A renaissance at senior level wasn’t forthcoming though in that decade and eventually they slipped to Junior level.

The emergence of a remarkable talent in Jack Donnelly helped to propel the side to the Junior title in 1963. Sharpshooter Donnelly scored 1-6 from midfield in a team that also included Liam Molloy and Phil Noons as Ballymore were routed 3-9 to 2-4.

A year later they followed it up with the Intermediate title, beating Maynooth in a thrilling final by 2-10 to 2-7. Ellistown came from behind as Donnelly scored two goals from frees while full-back Molloy was also heroic.

Back in senior they made their mark in 1968 when beating Sarsfields by six points in the quarter-final. Again, Donnelly was superb. Carbury brought their gallop to an end in a replayed semi-final.

After losing first time out for the next three years, in 1972 they were back for their last senior final appearance to date.

Again, Sarsfields were despatched (in the last four) en route to the final with Carbury. Sadly, it was to be a forgettable day for the club as they went down by thirteen points. The monotony of a one-sided game was broken by a fire set by youths at one end of the ground, the smoke “depriving” many of the chance to see the last fifteen minutes. Donnelly again stood out with six points.

Jack’s record for Kildare is up there with many of the county’s greats. Between his senior debut in 1965 and his final game in the Leinster Final ten years later, he appeared 82 times. He scored 6-314, putting him third in the Kildare scoring charts behind Johnny Doyle and Tommy Carew. His average of 4 points per game was the same as Doyle’s while, incredibly, he scored in all but 5 of his appearances.

Of course, he, along with Noons and John Cullen, was also part of Kildare’s 1965 All-Ireland under-21 success. Donnelly scored 2-3 in the final v Cork.

Ellistown struggled to make much impression at senior level through the remainder of the 1970’s, even amalgamating with Rathangan as Springfield at one point, and they dropped to Intermediate, where in 1982, they lost heavily to Kilcock in the final.

They dropped further to Junior level but reached both the ‘A’ and ‘B’ finals in 1993 where, incredibly, they met Caragh in both finals. They won the ‘B’ but lost the ‘A’.

The road back to senior began in 1999. Ken Donnelly and Fergal Noons grabbed two goals each as they overcame Ardclough by 4-3 to 0-9 in the Junior final. A year later they matched the ‘63/’64 team by claiming the Intermediate crown, beating Ballyteague in Sarsfields by 2-5 to 0-10 with Donnelly the man-of-the-match, scoring 1-4. Tom O’Loughlin captained that team and a young Andriú MacLochlainn and Martin Donnelly made regular substitute appearances that summer.

2001 was a red-letter year as well as Ellistown claimed not one but two county under-21 titles! The millennium final had been held over until May 2001 due to the ‘foot and mouth’ epidemic and a talented team captained by Davy Byrne beat Ballymore by six points.

A lot of the same players, including the likes of the Donnellys, MacLochlainn, Enda Noons, Padraig Mullarkey and Philip Hennessy (Capt.) remained on board to defend the title in December of the same year when they edged out St. Edward’s in a low-scoring final in Athy.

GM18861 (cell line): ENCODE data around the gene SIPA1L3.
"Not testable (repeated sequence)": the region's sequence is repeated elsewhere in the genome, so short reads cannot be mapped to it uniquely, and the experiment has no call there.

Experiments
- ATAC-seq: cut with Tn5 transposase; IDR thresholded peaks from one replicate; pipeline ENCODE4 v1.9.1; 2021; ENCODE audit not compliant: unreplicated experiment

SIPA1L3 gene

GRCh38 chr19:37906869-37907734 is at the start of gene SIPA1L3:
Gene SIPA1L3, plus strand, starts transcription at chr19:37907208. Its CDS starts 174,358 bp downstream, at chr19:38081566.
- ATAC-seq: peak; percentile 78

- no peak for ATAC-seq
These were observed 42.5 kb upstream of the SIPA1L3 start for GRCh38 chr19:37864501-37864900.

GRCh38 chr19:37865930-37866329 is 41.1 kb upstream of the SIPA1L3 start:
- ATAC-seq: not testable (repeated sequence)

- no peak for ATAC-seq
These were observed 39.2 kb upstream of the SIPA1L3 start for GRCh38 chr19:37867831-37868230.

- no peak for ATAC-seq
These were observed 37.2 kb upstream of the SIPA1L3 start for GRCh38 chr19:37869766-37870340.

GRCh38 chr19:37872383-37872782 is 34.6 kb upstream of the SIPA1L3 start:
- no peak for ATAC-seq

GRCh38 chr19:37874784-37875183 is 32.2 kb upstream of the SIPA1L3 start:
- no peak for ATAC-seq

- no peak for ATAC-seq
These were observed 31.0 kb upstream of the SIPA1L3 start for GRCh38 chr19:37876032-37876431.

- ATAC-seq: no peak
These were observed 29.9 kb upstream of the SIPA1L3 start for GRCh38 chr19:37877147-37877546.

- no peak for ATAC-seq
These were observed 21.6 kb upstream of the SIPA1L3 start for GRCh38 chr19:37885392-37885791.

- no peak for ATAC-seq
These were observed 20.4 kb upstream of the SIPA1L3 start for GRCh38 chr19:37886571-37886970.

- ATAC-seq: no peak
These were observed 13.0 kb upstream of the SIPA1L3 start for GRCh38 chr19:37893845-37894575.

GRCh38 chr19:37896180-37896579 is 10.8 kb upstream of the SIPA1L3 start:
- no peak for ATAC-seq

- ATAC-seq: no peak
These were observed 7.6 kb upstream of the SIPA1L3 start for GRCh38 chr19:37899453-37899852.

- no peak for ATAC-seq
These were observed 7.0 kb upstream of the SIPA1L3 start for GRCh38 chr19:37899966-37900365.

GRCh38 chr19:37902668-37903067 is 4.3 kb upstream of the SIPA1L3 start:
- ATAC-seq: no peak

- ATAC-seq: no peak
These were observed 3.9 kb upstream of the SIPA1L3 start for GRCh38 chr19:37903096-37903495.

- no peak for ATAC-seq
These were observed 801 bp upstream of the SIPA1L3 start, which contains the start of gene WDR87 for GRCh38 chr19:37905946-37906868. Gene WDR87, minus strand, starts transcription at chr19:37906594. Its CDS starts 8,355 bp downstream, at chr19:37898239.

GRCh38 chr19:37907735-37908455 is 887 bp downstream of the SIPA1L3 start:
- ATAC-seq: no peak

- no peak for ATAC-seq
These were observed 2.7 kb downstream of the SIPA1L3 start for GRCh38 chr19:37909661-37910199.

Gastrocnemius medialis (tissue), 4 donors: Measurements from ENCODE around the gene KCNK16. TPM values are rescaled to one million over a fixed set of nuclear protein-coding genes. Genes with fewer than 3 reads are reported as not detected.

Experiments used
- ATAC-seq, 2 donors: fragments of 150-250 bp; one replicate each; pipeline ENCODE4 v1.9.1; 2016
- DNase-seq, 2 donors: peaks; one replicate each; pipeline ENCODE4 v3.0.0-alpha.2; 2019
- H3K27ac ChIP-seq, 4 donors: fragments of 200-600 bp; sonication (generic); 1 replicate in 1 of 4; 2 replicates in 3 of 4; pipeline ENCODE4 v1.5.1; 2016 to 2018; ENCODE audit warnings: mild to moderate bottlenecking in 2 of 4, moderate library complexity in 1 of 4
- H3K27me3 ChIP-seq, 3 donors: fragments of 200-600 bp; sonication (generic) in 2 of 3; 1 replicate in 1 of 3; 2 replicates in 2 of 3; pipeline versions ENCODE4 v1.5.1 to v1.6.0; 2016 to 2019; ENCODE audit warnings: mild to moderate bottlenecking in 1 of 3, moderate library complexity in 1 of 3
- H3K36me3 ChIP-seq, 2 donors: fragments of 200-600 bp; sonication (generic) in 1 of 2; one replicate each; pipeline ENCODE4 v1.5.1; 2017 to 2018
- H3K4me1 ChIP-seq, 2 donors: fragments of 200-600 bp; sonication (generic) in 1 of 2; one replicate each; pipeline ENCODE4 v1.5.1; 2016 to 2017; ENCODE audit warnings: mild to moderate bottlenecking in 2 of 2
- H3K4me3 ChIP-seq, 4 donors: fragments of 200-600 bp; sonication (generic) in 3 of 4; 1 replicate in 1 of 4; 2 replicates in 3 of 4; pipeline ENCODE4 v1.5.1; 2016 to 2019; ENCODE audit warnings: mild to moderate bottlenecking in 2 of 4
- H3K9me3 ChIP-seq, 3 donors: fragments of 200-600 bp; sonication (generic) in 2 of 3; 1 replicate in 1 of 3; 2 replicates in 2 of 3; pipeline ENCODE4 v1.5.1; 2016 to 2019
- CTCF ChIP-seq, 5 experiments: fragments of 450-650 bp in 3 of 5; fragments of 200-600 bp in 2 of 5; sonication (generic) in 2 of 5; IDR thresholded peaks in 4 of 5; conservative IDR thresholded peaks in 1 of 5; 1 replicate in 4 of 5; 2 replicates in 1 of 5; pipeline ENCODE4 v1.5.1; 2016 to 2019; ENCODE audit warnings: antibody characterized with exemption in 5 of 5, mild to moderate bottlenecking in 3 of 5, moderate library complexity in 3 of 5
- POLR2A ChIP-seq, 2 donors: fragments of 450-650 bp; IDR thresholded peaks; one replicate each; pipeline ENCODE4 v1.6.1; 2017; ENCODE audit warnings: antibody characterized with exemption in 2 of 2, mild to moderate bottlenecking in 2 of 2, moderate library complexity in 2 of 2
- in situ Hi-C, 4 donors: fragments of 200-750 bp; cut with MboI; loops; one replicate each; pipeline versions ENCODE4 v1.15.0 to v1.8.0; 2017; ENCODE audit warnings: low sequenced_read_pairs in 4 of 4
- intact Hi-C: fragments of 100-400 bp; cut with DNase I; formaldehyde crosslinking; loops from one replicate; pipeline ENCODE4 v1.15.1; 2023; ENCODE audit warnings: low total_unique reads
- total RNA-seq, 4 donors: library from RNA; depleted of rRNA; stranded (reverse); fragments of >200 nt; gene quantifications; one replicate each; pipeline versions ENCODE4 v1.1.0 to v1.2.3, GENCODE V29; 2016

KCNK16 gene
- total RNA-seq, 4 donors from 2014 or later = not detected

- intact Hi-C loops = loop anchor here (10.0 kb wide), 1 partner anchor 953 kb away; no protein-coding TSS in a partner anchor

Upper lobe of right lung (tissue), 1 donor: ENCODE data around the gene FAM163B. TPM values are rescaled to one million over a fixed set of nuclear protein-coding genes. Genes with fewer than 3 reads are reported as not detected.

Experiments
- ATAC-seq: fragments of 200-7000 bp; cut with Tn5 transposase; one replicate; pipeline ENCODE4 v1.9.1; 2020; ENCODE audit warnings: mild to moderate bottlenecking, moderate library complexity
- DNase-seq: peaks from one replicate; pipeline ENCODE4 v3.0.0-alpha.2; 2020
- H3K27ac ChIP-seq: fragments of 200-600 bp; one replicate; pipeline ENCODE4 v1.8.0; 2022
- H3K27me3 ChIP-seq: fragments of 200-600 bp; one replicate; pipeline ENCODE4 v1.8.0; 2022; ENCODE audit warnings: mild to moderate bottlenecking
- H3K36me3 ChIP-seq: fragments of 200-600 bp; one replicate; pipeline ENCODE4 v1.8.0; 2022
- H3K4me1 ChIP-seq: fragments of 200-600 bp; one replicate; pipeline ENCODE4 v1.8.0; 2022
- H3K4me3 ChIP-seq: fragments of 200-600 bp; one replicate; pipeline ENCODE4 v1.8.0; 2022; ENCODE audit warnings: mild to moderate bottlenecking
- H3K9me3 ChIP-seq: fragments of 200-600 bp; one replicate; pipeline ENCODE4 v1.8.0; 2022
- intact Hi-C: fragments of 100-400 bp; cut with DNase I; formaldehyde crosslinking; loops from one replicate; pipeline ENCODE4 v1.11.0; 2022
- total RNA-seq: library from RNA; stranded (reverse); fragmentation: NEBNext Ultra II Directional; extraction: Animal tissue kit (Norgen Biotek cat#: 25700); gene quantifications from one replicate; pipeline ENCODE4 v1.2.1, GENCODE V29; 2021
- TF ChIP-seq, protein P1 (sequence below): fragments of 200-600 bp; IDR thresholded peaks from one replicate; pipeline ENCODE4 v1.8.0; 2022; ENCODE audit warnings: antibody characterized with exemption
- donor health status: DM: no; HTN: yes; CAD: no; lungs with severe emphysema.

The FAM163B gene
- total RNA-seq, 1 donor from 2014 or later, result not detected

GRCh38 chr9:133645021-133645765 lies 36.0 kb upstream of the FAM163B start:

The club was very competitive then at senior level, and reached semi-finals in 2004 and 2006, losing to St. Laurence’s and Allenwood respectively.

Relegated in 2010, they came close to bouncing straight back up the following year but lost out in a low-scoring Intermediate final against Confey that should never really have been played due to atrocious conditions.

In 2015, they beat old rivals Towers in the Keogh Cup in Hawkfield, captained by Paddy McDermott.

This year a Division Four SFL title got the year off to a good start and their resilience came to the fore again when over-coming Ballymore Eustace in a relegation play-off to retain Intermediate status.

Shane Maughan, only 21, who won a Leinster with Kildare Juniors this year, Conor O’Loughlin and Tomás Scully produced their best football for the club while Tom O’Loughlin at the age of 43 has passed into legendary status at this stage and is one of the finest club midfielders the county has seen.

The u21’s are in their respective championship final this weekend.

Ellistown started a ladies football section in recent years, which goes from strength to strength and they’ve already reached two senior finals. With Louise Scully a prominent young player lighting up the Kildare ladies football scene, making the team of the league and getting player of the month this year.  Going way back to 1936 however, they were county champions in camogie. Yet again it was rivals Kildare who they overcame in that final.

In modern times, Ken and Murt Donnelly both wore the Kildare jersey as did Andriú MacLochlainn and Enda Noons. Ken had a particularly fine Leinster final against Dublin in 2009 and clocked up 47 appearances overall.

MacLochlainn holds the distinction of captaining his county at every level from under-14 to under-21 and lifted the Leinster under-21 title in 2003 when a star-studded Dublin team were beaten in the final.

MacLochlainn became a mainstay of the senior team and was renowned as the team’s go-to man-marker, always detailed to take care of the leading forwards of the day. In all he made a club record 88 appearances at senior level for his county.

To coin a phrase, ‘Club is Family’, and whatever’s in store for Ellistown over the next one hundred years, you could hazard a guess at the family names that will feature strongly on that journey.